[Podcast] Dave Kusa – 20 Questions in 30 Minutes [RR 583]
Have you checked out Joe's Latest Blog?
By Joe Marconi in Joe's BlogHave I got your attention? Great.
Let me start by saying that I believe in giving praise when deserved and letting employees know when they dropped the ball. However, the truth is that no one enjoys being reprimanded or told they messed up.
The question is, what is the appropriate balance between the right amount of praise and the right amount of critical feedback? According to studies done by Harvard Business School, the ratio of praise to critical feedback should be about 6:1 – Six praises for every critical feedback. I am not sure if I agree with that.
From personal experience, I would recommend a lot more praise. The exact ratio doesn’t matter. What’s important is that before you consider giving critical feedback, ensure you have given that employee a lot of recent praise. If not, whatever you are trying to get through to an employee, will fall on deaf ears.
When you do have to give critical feedback, remember a few things:
Focus on the issue or behavior; never attack the person, and remain calm in your actions and words Ask the employee for feedback, their side of the story Speak to the employee in private Address the issue soon after it happens; never wait Don’t rely on second-hand information; it’s always better if you have experienced the situation yourself that you want to correct Have an open discussion and find things that both of you can agree upon Have an action plan moving forward that the employee can take ownership of Use the experience as a learning tool Make sure you bring up positive attributes about them Remember, you don’t want the employee to be angry or upset with you; you want them to reflect on the situation and what can be improved. One last thing. Everyone makes mistakes. We need to be mindful of this.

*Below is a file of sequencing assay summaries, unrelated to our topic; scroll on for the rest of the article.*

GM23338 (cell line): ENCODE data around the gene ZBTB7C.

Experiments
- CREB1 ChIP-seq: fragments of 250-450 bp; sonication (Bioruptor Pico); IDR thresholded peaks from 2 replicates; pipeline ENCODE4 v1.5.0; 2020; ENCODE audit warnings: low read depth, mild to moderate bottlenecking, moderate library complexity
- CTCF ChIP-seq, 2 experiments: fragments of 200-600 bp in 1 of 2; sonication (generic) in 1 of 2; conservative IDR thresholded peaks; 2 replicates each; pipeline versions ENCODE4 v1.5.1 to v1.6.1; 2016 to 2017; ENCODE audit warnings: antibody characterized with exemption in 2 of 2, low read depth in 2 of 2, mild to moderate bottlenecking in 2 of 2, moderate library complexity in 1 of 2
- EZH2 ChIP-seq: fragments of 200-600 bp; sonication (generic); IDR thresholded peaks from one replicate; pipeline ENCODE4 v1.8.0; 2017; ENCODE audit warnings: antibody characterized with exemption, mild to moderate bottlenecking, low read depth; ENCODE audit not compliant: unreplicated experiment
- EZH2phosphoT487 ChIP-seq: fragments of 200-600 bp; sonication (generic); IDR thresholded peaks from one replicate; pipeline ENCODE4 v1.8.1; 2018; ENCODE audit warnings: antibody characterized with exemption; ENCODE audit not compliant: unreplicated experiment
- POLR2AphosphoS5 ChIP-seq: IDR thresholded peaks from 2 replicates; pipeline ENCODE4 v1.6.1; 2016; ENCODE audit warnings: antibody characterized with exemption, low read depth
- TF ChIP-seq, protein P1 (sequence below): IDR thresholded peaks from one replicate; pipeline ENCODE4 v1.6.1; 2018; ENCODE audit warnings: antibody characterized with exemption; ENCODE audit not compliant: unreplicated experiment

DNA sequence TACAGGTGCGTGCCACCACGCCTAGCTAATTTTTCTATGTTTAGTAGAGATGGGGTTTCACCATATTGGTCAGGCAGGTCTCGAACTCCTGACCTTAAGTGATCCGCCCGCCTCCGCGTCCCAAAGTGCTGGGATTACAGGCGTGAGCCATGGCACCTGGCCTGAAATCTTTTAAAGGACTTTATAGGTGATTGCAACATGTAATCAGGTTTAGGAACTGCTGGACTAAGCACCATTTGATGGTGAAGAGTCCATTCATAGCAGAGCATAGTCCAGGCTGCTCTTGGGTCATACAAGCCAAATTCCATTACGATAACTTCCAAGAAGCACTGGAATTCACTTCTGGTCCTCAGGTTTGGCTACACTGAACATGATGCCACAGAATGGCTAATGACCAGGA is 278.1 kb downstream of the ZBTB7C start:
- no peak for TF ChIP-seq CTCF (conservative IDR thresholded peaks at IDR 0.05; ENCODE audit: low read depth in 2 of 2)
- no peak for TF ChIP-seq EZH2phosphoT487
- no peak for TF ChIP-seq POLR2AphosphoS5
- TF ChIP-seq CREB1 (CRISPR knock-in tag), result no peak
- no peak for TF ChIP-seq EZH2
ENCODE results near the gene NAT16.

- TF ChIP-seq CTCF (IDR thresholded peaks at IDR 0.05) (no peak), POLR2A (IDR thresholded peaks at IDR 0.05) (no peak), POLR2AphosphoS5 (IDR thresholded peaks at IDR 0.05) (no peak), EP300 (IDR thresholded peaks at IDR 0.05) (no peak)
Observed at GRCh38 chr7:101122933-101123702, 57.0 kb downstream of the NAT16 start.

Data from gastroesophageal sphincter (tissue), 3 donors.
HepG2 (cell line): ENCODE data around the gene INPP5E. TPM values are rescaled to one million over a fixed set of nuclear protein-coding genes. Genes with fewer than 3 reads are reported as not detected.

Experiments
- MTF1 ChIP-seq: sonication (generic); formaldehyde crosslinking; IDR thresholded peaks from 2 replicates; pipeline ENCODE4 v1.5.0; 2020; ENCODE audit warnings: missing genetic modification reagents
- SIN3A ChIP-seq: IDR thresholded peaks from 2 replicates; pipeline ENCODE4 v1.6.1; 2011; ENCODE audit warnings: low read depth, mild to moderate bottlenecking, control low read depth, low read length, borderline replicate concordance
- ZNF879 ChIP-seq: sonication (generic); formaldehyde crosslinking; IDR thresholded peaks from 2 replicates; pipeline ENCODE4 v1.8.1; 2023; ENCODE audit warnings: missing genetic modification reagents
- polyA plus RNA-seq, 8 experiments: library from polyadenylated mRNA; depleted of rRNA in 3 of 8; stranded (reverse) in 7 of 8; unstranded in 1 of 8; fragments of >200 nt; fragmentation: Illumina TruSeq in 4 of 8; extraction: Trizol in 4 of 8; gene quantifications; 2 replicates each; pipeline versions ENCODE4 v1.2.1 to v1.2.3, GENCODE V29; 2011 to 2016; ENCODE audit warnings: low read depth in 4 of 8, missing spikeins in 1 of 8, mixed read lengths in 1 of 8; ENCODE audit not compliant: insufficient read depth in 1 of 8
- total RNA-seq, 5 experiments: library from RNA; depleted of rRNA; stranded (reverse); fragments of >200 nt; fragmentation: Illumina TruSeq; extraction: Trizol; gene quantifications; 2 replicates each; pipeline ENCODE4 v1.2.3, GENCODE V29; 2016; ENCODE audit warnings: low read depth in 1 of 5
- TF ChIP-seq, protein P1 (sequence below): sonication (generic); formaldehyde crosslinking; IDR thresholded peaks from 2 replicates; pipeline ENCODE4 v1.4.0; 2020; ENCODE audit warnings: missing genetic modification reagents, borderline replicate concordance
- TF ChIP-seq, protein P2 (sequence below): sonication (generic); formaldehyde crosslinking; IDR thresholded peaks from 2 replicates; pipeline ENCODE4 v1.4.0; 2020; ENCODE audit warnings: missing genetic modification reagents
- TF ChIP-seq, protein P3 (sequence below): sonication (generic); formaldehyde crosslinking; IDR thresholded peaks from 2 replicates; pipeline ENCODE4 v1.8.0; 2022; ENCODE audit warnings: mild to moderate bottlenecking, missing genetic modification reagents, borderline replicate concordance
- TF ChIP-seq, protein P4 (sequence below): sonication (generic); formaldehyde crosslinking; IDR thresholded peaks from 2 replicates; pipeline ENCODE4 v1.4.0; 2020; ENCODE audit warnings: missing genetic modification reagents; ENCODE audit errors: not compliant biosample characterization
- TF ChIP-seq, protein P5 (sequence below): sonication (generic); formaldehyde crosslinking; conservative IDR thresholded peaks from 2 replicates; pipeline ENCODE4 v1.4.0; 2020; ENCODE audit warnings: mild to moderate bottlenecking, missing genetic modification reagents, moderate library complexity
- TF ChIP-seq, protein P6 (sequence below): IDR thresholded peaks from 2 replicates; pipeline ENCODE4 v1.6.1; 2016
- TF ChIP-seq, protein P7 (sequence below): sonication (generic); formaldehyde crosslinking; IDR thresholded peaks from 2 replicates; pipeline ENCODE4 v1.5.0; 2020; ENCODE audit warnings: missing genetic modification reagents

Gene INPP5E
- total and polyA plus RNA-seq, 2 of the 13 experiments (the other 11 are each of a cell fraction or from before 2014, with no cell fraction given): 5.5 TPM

By Joe Marconi
Employees today will disengage if they don’t feel valued.
by Joe Marconi: Quiet Quitting: New Phrase, Old Problem - Featured in Ratchet and Wrench Magazine
Some people go to work each day with great enthusiasm and believe they can change the world. But then, others anticipate each workday with feelings of despair. These employees do the bare minimum; just enough to keep their jobs and go unnoticed. They are called quiet quitters.
While quiet quitting may be the latest catchphrase, it's not a new workplace disorder. We've called them disgruntled, disengaged and even toxic in the past. But who's responsible for this behavior? Is it the employee? Or is there a deeper problem brewing in the workplace?
Work has Evolved
As a young technician in the mid-1970s, the shop owner was typically at the top of the pinnacle. It was common back then for a boss to run his company with the mindset, "my way or the highway." Was it wrong? Perhaps. Thinking back, I don't think we clearly understood or appreciated the role we played in the workplace or how we fit into the company's structure. We accepted things the way they were, unlike employees today. I also believe we felt we couldn't change how things were.
Today, it's a lot different. There has been a shift in the workplace. Societal changes, the internet and social media have changed our exposure and heightened our awareness of the world and the issues that confront us daily. Today, employees of every generation believe they should have a voice in the company's decisions and direction. It's important that their opinions count and that their job role has a purpose. Of course, earning a decent living is top of mind, but as always, not the prime motivator. At the top of what's most important is the workplace environment and the employee experience. When employees lack the experience they crave, they become disengaged, leading to what we call quiet quitting. Employees Want Accountable Leaders
Lack of trust in leadership is another factor in quiet quitting. Shop owners and managers must communicate what their employees can expect from management and not only what management expects from them. Consistency in the message and following through on promises contribute to workplace morale. After all, if you can't trust the message, you will not trust the messenger.
Some people will excel in any work environment. However, they are the exception, not the rule. If you want a team of employees where everyone is pulling in the right direction, you should consider the needs and opinions of your employees.